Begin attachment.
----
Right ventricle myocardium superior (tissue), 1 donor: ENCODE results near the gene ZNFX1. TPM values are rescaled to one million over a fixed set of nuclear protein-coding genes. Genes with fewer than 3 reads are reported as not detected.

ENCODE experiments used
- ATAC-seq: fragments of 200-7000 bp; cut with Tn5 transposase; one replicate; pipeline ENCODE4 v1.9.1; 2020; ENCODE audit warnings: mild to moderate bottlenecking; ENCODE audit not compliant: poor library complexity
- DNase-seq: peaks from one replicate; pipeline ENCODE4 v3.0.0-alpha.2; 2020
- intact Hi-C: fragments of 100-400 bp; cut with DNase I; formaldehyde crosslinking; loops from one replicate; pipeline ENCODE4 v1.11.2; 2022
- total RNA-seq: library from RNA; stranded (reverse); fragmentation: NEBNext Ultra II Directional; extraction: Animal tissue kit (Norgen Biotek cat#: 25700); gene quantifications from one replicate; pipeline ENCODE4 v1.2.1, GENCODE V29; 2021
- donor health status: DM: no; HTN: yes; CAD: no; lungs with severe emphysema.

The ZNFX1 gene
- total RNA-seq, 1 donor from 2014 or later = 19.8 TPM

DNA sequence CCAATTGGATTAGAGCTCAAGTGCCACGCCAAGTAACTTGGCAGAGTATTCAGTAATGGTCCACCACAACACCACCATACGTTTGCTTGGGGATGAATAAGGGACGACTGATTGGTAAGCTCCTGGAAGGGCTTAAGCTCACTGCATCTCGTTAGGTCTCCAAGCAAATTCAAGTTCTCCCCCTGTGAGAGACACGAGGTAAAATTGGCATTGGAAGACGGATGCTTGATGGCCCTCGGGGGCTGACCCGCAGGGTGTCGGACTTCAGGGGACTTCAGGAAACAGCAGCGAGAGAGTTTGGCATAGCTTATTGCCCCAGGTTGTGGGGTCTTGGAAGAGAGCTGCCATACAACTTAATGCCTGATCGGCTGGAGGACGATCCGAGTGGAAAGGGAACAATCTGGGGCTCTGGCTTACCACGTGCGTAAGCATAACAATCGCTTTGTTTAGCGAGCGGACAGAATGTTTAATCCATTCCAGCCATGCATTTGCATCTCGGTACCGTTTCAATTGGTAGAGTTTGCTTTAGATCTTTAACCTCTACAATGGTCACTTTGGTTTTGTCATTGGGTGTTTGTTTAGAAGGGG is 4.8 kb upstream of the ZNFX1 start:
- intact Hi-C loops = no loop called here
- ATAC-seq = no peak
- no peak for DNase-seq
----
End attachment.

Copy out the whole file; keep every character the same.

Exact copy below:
Right ventricle myocardium superior (tissue), 1 donor: ENCODE results near the gene ZNFX1. TPM values are rescaled to one million over a fixed set of nuclear protein-coding genes. Genes with fewer than 3 reads are reported as not detected.

ENCODE experiments used
- ATAC-seq: fragments of 200-7000 bp; cut with Tn5 transposase; one replicate; pipeline ENCODE4 v1.9.1; 2020; ENCODE audit warnings: mild to moderate bottlenecking; ENCODE audit not compliant: poor library complexity
- DNase-seq: peaks from one replicate; pipeline ENCODE4 v3.0.0-alpha.2; 2020
- intact Hi-C: fragments of 100-400 bp; cut with DNase I; formaldehyde crosslinking; loops from one replicate; pipeline ENCODE4 v1.11.2; 2022
- total RNA-seq: library from RNA; stranded (reverse); fragmentation: NEBNext Ultra II Directional; extraction: Animal tissue kit (Norgen Biotek cat#: 25700); gene quantifications from one replicate; pipeline ENCODE4 v1.2.1, GENCODE V29; 2021
- donor health status: DM: no; HTN: yes; CAD: no; lungs with severe emphysema.

The ZNFX1 gene
- total RNA-seq, 1 donor from 2014 or later = 19.8 TPM

DNA sequence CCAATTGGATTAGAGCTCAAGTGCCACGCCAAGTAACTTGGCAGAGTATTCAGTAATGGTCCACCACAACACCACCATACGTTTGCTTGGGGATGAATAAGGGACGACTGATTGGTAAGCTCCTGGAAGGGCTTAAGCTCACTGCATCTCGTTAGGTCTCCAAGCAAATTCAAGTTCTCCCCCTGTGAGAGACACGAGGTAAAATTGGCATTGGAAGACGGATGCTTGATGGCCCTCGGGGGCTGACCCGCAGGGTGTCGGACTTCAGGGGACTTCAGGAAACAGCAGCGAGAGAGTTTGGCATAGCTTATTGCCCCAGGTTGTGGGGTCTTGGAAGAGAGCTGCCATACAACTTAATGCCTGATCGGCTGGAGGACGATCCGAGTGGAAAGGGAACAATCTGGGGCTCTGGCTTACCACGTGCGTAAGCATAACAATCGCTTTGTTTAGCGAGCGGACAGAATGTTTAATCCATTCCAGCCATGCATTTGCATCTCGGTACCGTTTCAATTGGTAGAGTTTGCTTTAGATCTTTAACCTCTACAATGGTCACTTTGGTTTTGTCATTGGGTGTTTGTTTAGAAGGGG is 4.8 kb upstream of the ZNFX1 start:
- intact Hi-C loops = no loop called here
- ATAC-seq = no peak
- no peak for DNase-seq